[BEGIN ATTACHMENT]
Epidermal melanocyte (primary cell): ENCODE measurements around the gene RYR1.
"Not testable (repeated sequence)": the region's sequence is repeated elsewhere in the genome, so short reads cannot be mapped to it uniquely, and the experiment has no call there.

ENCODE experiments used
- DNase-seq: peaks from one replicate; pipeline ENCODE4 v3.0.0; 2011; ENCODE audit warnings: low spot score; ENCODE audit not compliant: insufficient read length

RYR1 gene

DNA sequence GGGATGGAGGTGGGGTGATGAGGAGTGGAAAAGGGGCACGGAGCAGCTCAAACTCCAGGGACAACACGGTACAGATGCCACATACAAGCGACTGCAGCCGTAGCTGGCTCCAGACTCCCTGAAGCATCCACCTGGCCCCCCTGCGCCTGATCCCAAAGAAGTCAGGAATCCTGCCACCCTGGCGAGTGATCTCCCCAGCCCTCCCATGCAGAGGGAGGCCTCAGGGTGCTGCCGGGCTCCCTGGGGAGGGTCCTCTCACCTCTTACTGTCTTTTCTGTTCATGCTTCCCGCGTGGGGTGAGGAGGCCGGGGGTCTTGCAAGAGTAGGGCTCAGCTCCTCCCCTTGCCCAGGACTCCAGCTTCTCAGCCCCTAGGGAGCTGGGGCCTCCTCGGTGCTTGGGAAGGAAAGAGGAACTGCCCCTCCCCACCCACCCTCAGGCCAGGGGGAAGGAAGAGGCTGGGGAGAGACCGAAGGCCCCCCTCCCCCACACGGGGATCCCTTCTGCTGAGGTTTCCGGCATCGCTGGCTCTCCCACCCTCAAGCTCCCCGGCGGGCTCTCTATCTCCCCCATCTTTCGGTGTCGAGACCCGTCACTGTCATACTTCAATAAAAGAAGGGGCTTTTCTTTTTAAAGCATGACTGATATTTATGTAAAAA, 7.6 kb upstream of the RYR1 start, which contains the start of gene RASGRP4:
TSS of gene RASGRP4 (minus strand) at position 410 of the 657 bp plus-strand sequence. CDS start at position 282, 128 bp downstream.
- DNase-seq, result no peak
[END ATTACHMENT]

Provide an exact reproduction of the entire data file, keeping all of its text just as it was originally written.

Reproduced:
Epidermal melanocyte (primary cell): ENCODE measurements around the gene RYR1.
"Not testable (repeated sequence)": the region's sequence is repeated elsewhere in the genome, so short reads cannot be mapped to it uniquely, and the experiment has no call there.

ENCODE experiments used
- DNase-seq: peaks from one replicate; pipeline ENCODE4 v3.0.0; 2011; ENCODE audit warnings: low spot score; ENCODE audit not compliant: insufficient read length

RYR1 gene

DNA sequence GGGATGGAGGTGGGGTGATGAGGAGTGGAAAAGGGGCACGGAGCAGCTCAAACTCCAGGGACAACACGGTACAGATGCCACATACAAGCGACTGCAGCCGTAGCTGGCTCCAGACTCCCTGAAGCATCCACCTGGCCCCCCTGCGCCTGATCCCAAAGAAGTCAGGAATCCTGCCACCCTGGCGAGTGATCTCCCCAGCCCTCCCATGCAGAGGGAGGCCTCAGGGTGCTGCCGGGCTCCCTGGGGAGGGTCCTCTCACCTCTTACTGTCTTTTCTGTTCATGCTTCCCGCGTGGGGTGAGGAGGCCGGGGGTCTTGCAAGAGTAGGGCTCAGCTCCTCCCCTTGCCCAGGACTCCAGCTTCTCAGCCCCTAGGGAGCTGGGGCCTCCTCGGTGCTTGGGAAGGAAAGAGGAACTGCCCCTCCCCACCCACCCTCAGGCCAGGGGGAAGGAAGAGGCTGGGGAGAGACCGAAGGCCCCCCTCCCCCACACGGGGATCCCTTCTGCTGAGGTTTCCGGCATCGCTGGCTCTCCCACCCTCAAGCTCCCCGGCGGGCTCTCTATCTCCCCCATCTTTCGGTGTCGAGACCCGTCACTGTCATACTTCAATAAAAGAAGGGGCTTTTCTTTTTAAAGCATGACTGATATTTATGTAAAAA, 7.6 kb upstream of the RYR1 start, which contains the start of gene RASGRP4:
TSS of gene RASGRP4 (minus strand) at position 410 of the 657 bp plus-strand sequence. CDS start at position 282, 128 bp downstream.
- DNase-seq, result no peak